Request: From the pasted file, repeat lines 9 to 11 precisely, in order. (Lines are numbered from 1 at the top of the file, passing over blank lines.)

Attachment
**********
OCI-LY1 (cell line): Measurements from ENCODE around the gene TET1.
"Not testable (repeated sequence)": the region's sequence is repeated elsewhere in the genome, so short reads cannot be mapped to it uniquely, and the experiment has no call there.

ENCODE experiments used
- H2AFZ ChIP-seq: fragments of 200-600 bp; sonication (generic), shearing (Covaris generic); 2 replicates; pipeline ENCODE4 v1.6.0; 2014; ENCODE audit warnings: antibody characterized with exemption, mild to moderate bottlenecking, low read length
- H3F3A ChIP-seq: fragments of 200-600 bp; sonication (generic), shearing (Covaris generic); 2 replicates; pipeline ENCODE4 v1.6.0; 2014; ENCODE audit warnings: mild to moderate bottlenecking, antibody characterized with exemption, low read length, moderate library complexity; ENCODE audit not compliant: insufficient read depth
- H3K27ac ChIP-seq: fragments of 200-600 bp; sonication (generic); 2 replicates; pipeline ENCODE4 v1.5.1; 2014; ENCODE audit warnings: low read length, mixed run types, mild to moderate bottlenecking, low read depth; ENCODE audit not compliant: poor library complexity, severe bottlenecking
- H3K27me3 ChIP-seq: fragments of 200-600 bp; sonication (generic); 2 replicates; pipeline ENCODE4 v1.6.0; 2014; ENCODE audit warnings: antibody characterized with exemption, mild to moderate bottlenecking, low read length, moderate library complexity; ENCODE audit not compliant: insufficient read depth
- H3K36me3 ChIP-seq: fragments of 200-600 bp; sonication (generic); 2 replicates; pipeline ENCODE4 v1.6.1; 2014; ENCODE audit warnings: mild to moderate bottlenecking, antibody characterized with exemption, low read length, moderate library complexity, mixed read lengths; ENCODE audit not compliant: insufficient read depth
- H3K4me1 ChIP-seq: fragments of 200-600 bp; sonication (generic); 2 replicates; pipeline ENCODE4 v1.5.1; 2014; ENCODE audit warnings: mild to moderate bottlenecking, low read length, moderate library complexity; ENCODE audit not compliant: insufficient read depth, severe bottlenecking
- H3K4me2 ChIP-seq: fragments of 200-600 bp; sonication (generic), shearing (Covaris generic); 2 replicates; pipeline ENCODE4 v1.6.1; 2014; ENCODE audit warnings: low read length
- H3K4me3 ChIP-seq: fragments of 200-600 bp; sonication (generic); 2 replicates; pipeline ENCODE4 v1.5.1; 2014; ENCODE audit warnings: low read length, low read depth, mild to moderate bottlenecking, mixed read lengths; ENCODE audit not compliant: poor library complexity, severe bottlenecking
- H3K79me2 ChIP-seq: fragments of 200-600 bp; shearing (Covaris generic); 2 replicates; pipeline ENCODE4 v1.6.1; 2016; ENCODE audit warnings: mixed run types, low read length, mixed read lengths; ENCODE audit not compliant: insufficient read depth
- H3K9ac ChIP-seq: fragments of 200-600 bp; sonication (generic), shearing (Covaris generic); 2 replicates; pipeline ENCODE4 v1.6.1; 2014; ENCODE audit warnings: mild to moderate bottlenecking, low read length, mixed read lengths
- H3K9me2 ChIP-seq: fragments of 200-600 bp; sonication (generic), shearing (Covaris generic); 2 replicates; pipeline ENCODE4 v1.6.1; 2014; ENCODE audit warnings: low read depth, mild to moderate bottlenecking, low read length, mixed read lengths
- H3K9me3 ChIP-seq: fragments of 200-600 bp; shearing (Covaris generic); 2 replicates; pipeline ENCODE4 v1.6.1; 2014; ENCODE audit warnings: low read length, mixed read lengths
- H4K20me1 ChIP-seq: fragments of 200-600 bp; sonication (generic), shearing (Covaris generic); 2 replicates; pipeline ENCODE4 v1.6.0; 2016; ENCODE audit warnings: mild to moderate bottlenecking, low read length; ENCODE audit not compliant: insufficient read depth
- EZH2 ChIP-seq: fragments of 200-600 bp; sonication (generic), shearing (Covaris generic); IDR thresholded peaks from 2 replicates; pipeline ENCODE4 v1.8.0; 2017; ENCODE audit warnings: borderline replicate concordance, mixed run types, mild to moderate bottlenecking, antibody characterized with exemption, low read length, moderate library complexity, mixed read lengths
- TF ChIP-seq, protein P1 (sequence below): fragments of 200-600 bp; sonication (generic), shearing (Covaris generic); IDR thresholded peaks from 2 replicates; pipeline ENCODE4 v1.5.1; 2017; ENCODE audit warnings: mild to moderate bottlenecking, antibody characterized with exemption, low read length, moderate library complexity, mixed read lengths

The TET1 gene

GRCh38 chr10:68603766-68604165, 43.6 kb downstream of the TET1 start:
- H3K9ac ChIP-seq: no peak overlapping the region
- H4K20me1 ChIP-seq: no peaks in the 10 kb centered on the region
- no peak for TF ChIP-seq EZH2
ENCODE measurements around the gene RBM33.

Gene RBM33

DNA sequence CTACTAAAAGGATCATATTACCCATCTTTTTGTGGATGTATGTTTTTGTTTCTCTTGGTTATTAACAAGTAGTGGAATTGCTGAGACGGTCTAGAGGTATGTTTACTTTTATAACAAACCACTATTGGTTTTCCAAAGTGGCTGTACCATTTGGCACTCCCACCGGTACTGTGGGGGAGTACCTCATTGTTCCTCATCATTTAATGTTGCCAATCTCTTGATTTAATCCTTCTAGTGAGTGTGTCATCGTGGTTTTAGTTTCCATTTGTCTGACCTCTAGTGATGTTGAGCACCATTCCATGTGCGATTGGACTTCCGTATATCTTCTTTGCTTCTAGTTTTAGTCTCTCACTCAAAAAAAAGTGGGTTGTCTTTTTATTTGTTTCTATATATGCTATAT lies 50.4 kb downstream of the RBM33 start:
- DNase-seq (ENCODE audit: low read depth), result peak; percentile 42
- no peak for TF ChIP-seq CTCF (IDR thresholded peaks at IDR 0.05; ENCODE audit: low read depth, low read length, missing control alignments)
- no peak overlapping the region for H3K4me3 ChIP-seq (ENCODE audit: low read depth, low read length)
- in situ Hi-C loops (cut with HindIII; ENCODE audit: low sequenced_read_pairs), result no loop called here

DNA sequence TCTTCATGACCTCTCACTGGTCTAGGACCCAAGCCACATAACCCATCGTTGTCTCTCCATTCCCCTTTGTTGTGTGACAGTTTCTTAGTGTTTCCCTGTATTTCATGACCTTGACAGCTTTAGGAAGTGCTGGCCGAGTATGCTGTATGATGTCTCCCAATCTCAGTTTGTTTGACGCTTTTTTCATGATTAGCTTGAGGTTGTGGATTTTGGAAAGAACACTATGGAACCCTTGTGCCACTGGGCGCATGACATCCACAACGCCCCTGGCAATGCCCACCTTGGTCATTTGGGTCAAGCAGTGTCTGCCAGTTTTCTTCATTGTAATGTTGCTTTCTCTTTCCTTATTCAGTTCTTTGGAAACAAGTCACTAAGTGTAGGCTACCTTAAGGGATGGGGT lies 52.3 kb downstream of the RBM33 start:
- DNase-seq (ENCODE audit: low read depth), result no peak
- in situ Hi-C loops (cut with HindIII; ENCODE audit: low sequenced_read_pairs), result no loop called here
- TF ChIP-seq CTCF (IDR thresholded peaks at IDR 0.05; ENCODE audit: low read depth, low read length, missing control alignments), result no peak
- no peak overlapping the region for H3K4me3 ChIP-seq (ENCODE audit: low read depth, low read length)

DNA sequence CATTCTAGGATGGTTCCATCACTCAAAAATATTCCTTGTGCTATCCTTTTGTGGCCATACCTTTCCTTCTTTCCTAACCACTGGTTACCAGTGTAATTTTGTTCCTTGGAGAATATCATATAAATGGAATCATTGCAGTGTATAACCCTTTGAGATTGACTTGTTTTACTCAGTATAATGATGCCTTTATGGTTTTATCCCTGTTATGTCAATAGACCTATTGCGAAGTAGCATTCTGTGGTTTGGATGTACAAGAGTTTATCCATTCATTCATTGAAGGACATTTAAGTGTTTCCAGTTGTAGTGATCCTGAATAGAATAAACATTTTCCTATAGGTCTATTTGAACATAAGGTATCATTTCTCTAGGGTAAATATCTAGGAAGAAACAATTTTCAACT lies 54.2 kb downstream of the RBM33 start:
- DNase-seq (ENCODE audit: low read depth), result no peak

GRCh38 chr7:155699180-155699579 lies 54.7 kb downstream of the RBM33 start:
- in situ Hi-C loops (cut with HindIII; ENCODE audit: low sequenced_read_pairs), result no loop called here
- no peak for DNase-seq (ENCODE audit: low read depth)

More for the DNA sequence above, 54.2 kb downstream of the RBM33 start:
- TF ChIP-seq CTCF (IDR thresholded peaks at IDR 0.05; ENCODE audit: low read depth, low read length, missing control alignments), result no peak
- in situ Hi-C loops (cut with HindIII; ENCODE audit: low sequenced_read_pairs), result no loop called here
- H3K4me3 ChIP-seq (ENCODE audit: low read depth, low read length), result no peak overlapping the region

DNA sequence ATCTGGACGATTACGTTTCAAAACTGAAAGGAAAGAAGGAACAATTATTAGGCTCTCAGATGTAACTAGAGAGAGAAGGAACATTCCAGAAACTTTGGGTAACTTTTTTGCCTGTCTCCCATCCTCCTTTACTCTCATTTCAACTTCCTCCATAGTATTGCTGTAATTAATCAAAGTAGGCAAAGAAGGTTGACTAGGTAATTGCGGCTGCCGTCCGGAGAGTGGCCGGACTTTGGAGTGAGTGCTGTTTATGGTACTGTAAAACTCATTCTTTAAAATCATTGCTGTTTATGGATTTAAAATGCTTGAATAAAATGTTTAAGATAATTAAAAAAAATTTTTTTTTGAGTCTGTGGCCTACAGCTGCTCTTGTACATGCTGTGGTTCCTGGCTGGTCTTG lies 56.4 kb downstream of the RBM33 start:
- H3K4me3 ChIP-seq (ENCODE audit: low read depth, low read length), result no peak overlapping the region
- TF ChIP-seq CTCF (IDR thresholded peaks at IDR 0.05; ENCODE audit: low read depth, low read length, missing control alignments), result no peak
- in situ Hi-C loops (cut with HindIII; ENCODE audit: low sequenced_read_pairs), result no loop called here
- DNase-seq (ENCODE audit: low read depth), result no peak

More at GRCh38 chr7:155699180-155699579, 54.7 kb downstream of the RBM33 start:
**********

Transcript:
- H3K4me1 ChIP-seq: fragments of 200-600 bp; sonication (generic); 2 replicates; pipeline ENCODE4 v1.5.1; 2014; ENCODE audit warnings: mild to moderate bottlenecking, low read length, moderate library complexity; ENCODE audit not compliant: insufficient read depth, severe bottlenecking
- H3K4me2 ChIP-seq: fragments of 200-600 bp; sonication (generic), shearing (Covaris generic); 2 replicates; pipeline ENCODE4 v1.6.1; 2014; ENCODE audit warnings: low read length
- H3K4me3 ChIP-seq: fragments of 200-600 bp; sonication (generic); 2 replicates; pipeline ENCODE4 v1.5.1; 2014; ENCODE audit warnings: low read length, low read depth, mild to moderate bottlenecking, mixed read lengths; ENCODE audit not compliant: poor library complexity, severe bottlenecking